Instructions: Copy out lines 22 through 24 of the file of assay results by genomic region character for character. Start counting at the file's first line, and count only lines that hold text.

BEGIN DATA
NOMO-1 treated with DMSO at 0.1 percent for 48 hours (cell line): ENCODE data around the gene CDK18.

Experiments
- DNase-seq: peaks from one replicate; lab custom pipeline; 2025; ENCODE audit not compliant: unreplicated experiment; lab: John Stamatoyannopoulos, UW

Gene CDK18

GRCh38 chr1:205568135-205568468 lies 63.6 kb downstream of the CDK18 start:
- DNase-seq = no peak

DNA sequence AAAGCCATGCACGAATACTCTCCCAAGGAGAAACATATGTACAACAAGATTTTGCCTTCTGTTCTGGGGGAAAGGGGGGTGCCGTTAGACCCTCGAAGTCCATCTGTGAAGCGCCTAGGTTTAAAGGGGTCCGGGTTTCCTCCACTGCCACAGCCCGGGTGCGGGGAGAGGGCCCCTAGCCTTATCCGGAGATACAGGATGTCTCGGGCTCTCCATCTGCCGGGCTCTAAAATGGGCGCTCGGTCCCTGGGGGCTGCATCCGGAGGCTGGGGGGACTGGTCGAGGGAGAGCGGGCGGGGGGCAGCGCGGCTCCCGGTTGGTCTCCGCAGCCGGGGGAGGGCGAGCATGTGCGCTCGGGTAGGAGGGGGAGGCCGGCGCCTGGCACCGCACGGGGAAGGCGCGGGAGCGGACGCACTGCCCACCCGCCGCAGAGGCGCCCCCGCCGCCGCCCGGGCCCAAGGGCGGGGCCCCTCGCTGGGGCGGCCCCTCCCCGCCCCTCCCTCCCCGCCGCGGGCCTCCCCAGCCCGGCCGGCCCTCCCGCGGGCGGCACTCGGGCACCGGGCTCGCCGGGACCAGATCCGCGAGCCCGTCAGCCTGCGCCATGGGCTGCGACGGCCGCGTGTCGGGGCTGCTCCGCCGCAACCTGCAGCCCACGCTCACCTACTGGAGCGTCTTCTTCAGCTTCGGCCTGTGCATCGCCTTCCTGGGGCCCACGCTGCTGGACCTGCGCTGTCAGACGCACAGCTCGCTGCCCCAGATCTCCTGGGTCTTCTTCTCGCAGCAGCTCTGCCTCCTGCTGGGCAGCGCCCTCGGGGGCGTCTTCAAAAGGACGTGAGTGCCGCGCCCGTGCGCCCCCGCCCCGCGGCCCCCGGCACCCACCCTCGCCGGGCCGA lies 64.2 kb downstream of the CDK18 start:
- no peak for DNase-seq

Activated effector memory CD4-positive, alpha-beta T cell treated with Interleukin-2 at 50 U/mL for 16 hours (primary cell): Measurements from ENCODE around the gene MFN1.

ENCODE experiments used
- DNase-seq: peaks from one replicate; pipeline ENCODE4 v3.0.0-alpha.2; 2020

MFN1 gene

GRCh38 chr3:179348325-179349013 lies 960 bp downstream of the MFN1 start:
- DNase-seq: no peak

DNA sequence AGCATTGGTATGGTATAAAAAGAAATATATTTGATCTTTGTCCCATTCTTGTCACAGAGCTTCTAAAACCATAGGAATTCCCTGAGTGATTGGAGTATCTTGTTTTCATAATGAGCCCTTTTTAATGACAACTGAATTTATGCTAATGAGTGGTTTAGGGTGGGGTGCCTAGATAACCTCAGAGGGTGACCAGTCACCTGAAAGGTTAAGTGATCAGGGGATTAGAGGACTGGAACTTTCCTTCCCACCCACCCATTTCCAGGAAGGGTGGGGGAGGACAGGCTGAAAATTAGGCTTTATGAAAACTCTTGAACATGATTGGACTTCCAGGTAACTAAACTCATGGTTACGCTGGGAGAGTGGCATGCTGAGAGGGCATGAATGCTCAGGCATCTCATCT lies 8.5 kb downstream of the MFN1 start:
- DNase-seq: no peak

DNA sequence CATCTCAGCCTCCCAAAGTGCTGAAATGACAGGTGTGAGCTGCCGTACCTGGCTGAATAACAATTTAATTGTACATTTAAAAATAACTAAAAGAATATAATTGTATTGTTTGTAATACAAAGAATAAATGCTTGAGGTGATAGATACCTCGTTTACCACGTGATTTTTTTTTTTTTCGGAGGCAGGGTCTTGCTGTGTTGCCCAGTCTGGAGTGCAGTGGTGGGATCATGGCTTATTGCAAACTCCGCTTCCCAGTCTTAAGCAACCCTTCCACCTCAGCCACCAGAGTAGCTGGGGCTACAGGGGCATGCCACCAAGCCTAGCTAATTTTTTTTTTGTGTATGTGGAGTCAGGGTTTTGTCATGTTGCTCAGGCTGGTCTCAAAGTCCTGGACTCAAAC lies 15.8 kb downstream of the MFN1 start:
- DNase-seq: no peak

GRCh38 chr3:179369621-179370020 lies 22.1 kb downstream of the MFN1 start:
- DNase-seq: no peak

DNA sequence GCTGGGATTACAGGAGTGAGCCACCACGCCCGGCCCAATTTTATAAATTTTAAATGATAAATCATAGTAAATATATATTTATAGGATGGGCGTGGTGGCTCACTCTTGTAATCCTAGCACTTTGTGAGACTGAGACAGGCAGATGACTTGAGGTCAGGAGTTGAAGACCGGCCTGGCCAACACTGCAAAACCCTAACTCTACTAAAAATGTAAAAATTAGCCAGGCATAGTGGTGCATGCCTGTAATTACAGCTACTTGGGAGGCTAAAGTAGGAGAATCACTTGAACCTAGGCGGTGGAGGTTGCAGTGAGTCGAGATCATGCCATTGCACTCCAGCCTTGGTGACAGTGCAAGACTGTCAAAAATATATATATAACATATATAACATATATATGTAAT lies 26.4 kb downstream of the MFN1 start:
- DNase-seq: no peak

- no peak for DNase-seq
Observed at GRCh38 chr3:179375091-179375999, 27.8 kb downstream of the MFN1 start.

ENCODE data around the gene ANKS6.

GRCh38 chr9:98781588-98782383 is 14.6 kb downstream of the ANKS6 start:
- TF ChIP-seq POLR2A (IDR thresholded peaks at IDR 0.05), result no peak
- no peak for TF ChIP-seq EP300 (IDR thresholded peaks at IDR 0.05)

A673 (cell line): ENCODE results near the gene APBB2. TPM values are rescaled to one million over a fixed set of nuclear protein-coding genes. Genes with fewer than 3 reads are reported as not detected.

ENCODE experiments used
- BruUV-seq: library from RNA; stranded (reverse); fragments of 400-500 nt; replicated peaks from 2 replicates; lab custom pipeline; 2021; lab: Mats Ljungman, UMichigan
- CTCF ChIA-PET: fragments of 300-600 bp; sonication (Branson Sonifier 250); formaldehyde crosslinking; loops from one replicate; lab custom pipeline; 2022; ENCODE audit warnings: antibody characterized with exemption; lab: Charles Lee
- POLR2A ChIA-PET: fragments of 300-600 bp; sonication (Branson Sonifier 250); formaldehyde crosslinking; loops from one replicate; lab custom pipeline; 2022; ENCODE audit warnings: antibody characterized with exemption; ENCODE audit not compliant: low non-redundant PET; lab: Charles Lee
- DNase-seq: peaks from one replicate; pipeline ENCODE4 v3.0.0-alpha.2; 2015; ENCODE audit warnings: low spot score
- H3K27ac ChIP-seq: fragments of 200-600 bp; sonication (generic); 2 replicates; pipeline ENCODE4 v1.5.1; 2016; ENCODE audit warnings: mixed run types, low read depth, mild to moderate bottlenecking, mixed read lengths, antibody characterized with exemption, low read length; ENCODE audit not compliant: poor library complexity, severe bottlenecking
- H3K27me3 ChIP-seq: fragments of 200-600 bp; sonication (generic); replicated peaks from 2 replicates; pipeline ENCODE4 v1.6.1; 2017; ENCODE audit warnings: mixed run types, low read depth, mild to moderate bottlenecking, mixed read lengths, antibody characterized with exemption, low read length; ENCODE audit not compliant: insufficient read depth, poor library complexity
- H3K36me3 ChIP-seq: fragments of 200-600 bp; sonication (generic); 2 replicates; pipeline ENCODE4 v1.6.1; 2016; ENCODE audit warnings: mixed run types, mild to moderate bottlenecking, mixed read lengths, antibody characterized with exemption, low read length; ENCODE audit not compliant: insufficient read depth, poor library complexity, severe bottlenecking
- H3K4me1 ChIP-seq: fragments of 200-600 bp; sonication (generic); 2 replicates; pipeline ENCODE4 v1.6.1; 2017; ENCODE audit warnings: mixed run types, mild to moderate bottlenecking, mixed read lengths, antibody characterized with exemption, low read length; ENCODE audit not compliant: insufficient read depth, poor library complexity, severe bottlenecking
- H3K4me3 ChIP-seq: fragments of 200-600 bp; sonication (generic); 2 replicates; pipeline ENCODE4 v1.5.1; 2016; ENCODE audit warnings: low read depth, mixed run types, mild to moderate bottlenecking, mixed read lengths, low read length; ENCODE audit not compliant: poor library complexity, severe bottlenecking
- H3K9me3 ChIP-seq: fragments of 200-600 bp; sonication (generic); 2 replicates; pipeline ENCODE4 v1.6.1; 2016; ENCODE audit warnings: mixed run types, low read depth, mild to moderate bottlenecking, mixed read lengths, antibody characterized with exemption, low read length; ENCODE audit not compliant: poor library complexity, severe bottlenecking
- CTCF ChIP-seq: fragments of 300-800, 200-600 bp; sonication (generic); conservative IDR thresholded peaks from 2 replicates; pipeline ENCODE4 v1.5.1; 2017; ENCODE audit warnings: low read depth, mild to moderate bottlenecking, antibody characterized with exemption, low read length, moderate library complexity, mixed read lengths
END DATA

- DNase-seq: no peak

- no peak for DNase-seq
Observed at GRCh38 chr3:179375091-179375999, 27.8 kb downstream of the MFN1 start.